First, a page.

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This deciduous shrub is related to the forsythia, but differs in that it has white (rather than yellow) flowers that open in early spring before true forsythia. It is a member of the olive family (Oleaceae). In early spring, before the new leaves form, purplish buds all along the grey naked branches open into small white four-petaled, almond-scented flowers with yellow stamens. After flowering, green, glossy abelia-like leaves appear.
This is a dwarf astilbe with attractive red-green leaves and reddish pink flowers in broad, dense conical groups. Its blooms appear mostly in summer.
Rosettes of cabbage foliage are grown as annuals for fall and winter interest. Color intensifies in cooler temperatures (below 50°F). Good for bedding and containers.
These showy shrubs have two distinct phases of garden interest. In winter, they display boldly colorful bark—red, yellow, or orange—on twiggy stems to make a striking scene. In spring, the stems lose their vivid color and produce bright green, gold, or variegated foliage that accents the garden through the fall. Twig and leaf color vary according to the cultivar.
'Cherry Cola' , a relatively new cultivar, features deep, dark burgundy foliage and small but sharp teeth (handle with care!). In summer, orange blossoms appear, and hummingbirds love them. Like other Dyckias, this plant tolerates extreme heat and is perfect for hot, dry locations. -Jeff Moore, Regional Picks: Southwest, Fine Gardening issue #120
Regarded by some as the bluest blue fescue, this plant forms compact, cascading mounds of foot-tall, intensely blue, narrow leaves that are attractive in all seasons. Blooms are generally secondary to the foliage, but this cultivar blooms more heavily than most, with spikelets in summer. This cultivar is long-lived and very hardy. Grow in groups in a border or rock garden, or as a groundcover.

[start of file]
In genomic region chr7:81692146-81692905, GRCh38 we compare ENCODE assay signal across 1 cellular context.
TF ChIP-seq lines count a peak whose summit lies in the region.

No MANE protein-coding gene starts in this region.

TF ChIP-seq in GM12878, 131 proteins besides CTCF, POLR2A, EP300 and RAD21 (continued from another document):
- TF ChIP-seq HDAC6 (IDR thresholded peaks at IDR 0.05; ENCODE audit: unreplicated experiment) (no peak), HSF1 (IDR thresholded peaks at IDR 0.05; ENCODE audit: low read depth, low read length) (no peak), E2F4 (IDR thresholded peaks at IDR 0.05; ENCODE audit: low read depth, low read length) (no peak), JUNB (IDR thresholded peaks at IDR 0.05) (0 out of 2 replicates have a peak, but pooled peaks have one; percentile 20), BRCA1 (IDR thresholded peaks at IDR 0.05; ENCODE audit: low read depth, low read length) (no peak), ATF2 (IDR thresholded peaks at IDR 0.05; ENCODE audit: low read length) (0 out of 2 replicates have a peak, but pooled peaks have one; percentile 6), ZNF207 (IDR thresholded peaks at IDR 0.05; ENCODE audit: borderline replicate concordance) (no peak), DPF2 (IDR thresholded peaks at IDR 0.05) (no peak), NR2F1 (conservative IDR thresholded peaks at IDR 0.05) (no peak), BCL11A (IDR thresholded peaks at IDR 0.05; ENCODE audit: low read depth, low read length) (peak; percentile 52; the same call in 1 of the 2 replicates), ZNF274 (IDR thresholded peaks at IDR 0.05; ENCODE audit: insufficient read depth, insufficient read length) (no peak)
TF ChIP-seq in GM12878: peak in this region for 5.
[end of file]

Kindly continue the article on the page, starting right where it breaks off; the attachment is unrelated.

‘HGC Pink Frost’ is part of a new series of hellebores that, for the Midwest, bloom very early, some as early as January; this cultivar blooms a bit later, usually in March. The bud count is high, with buds coming out in February all along the plant stem. They start out a deep burgundy but open to soft pink, then age to earthy rose shades. Flowers rise above the foliage, so they are never hidden, and they face outward, creating maximum interest. -Irvin Etienne, Fine Gardening issue 147, page 72
With some of the darkest foliage you'll encounter in the genus Loropetalum, 'Carolina Midnight' is a great new introduction that will add some purple punch to the garden. The flowers are like dark fuchsia fireworks in a sky of purple. It is a great substitue for purple smoke bush (Cotinus coggygria) in the South.
This evergreen bushy shrub has fragrant, spider-like pink flowers borne in cymes in late winter or early spring. The oval leaves are burgundy colored.
This yucca-like Mexican plant has bold bluish leaves to 3 feet long that have tiny serrations on the edges. It makes a stunning accent in the garden or in a container. It is hardy to 10°F and extremely drought tolerant. Thousands of tiny white flowers bloom on a 4-foot stalk on mature clumps.
'Prairie Fire' is a distinctly red form of switchgrass. Blue-green spring foliage turns shades of deep red by early summer and butter yellow in late fall. The grass persists into winter. 'Prairie Fire' has a fibrous root system that grows to more than 10 feet deep, making it drought tolerant. -Scott Vogt, Native grasses, Fine Gardening issue #124